The multiple exchange rates in the Nigerian FOREX market is one factor that has created a runaway exchange rates on the black market.
Businesses who get dollars at a concessionary rate of N315 from the CBN will readily move to the black market.
The fellow might sell it for N497 and might be tempted to leave real production and become a currency dealer.
Foreign investors are also aware that after investing at an official rate of N315/$1 will have to pay more to repatriate his profit.
This currency dilemma has stalled production and impoverished Nigerians.
Nigeria’s minister of finance, Kemi Adeosun, has said the black market deals would soon collapse.
Explaining to National Assembly members, Adeosun said this would happen because the market has no fundamentals.
Recall that the government tried to force black market operators to sell the dollar at N400 using the DSS but failed.
Now, the minister claims her ‘economics’ could achieve what her government couldn’t achieve with brute force.
To start with, the fundamentals driving the black market are clear.
And they are nothing but the supply-demand imbalances in forex –which is as a result of the fall in oil price and bad economic policies.
The scarcity of forex create black markets, and forex is priced at a premium in this market.
It is mindboggling that the government hasn’t realized its mistake.
The imposition of currency controls, without adequate fiscal measures, gave the black market all the oxygen it needed to survive.
When citizens cannot obtain forex at official exchange rates to meet some of their ‘basic’ demands, a black market develops.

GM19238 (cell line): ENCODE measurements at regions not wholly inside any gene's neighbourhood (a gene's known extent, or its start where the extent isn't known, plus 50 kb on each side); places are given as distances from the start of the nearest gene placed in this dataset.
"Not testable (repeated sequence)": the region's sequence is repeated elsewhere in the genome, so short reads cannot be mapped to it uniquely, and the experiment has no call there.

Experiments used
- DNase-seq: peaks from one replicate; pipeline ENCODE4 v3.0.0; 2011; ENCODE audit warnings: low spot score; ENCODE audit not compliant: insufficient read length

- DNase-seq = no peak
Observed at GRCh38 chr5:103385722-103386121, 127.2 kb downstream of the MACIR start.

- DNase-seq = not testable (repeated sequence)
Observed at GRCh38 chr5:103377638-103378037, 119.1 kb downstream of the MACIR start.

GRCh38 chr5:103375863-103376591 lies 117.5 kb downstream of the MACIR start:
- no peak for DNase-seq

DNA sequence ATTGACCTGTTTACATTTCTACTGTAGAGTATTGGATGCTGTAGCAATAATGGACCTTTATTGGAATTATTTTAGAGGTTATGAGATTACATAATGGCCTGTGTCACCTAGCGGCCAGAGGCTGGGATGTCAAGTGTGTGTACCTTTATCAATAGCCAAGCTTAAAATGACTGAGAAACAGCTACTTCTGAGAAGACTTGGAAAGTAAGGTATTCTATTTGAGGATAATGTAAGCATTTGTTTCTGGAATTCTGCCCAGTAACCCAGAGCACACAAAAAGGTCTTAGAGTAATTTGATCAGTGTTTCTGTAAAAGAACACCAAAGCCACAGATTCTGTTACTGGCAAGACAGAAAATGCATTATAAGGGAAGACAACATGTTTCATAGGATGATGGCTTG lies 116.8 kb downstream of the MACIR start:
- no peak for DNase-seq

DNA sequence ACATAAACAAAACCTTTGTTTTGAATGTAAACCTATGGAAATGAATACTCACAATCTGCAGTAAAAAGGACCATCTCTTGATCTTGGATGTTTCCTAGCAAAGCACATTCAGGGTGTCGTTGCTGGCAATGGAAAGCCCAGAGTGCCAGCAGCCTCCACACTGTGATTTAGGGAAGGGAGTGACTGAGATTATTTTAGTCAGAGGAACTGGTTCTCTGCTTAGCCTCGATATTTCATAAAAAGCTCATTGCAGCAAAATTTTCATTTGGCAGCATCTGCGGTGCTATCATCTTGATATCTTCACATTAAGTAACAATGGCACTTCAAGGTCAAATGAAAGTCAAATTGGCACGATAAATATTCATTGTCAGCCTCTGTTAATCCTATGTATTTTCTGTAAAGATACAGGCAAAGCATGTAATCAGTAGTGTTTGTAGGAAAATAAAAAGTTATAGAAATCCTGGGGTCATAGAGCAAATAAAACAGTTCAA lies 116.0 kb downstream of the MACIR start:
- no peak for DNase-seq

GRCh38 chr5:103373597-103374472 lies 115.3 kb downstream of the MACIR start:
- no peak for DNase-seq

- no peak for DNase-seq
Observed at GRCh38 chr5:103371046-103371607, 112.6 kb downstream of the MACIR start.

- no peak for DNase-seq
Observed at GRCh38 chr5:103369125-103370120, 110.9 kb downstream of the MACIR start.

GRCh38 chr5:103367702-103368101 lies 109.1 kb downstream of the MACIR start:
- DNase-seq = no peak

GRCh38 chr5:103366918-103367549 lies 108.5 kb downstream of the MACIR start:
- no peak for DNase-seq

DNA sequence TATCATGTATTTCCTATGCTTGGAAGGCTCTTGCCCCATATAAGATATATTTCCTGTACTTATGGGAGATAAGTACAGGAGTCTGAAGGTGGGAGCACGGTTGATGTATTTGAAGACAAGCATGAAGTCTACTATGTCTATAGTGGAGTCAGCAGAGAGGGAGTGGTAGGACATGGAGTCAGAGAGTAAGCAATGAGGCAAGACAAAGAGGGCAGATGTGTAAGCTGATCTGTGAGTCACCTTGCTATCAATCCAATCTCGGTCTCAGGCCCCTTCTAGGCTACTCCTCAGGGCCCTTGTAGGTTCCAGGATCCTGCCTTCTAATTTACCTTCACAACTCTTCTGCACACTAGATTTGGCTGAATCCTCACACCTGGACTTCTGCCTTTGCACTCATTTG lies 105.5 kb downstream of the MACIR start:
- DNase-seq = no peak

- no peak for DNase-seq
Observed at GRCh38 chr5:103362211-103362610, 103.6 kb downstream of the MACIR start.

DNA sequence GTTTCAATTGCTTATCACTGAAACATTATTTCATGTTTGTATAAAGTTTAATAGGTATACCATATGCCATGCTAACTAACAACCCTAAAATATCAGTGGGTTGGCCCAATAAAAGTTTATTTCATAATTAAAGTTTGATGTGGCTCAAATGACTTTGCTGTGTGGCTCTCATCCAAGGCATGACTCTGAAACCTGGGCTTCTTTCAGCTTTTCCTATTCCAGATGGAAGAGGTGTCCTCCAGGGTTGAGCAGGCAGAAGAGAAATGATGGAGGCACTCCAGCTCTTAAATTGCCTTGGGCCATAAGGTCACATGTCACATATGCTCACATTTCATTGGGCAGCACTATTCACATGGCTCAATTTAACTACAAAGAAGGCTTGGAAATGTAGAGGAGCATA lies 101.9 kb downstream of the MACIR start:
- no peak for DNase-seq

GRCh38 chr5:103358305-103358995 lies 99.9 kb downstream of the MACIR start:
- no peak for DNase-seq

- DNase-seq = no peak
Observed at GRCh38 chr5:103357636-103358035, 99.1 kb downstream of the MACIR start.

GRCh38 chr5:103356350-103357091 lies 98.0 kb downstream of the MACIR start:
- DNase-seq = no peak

Inflation is another culprit that has eroded Nigerian’s confidence in the naira.
And when citizens lose confidence, they tend to hedge the value of their cash holding.
This increases the demand on forex and fuels black market.
Economic fundamentals are also responsible for the growth of the black market.
Weak economic fundamentals such as high-interest rates and poor infrastructure make production difficult.
When goods cannot be produced locally, the only option would be to import them, even if there are ‘bans’ on them.
And because these imports can only be done with forex obtained from unofficial sources, the black market is sustained.
Having an unrealistic high exchange rate could also aid the black market.
The argument that only a small portion of our trade is done with forex from the black market is deceptive.
It’s either the government is playing ostrich with our economy or the handlers of our economy are bereft of ideas.
Why is black market booming in countries like Argentina, Iran, Egypt, Angola and Venezuela, and not in countries like Japan and the UK?
The fundamentals driving black markets are the same in weak economies.